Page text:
Local Government and Politics, News

The Question 2 debate: Some say to vote yes

Folks don’t agree on much these days, at least not when it comes to politics. But there is one idea that has widespread support from people of all political parties, and the majority of us unaffiliated with any party at all. We are all fed up with how massive campaign contributions from wealthy individuals and corporations have taken away control of our government. Question Two gives the We the People of Massachusetts – all of us – the chance to start to take control of government back.

Congress has shown again and again that it won’t pass meaningful campaign finance reform. Which is not surprising, since Big Money put most of those legislators in office and keeps them there. (Incumbents raise 5 to 10 times as much money as challengers.) And the Supreme Court in recent years has struck down the few limits Congress did enact, starting with the infamous Citizens United case in 2010, in which the court ruled that since corporations and unions have the same rights as living breathing people (another idea the Question Two Amendment seeks to change), that these rich organizations can make practically unlimited campaign donations. People of all political persuasions were outraged. Talk about a bipartisan issue! Eighty-seven percent of Americans said they wanted Citizens United overturned.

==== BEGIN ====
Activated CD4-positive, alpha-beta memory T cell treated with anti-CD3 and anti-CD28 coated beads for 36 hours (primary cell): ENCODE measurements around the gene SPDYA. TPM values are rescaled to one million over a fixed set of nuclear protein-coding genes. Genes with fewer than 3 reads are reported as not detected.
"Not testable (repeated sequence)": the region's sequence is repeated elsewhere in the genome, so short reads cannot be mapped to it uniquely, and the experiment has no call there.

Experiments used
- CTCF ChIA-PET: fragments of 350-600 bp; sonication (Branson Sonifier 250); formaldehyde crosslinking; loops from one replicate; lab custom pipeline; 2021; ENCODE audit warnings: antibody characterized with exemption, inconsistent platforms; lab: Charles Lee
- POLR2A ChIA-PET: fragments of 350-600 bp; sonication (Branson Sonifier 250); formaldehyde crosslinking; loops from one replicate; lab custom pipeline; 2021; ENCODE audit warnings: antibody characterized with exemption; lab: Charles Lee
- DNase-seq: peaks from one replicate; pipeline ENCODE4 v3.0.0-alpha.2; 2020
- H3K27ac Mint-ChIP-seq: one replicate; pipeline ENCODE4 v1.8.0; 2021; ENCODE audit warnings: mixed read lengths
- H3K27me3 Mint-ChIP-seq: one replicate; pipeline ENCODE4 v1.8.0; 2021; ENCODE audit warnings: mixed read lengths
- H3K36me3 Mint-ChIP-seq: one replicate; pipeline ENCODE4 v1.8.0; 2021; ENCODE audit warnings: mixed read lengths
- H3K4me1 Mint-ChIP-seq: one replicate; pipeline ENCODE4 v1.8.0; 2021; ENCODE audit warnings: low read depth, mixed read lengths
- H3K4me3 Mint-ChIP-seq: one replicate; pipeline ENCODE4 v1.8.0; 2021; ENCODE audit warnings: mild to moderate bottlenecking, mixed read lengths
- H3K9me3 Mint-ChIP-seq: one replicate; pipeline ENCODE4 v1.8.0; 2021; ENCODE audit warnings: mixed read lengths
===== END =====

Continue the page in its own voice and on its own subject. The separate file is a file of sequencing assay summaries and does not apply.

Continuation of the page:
That’s just what Question Two tries to do. It would create a non-partisan 15-member Citizens Commission, appointed by a cross section of the state’s top elected officials (three members each by the Governor, Attorney General, Secretary of State, and House and Senate leaders), to get the Massachusetts Legislature to send Congress a 28th amendment to the constitution that would put reasonable controls on campaign spending, and limit the rights of corporations and unions. The Citizens Commission will recommend language for the amendment, press the Legislature to act, and prepare Massachusetts to ratify the amendment after Congress sends it to the states. The Commission will be all volunteer — any citizen can apply to be on it – and operate at no cost to taxpayers.

The Citizens Commission is just one small step, but it would add important momentum to a national movement for the profound change America so badly needs right now. Trust in government is at an all-time low. The need for campaign finance reform, which Americans have been demanding for decades, has never been greater. So is the need for an issue on which we can all agree, an idea we can all support, something that can bridge our divisions, not widen them. Question Two answers those needs. Take back control of your government, by approving Question Two.

David Ropeik is chairman of the YesOn2 Campaign Communications Committee.


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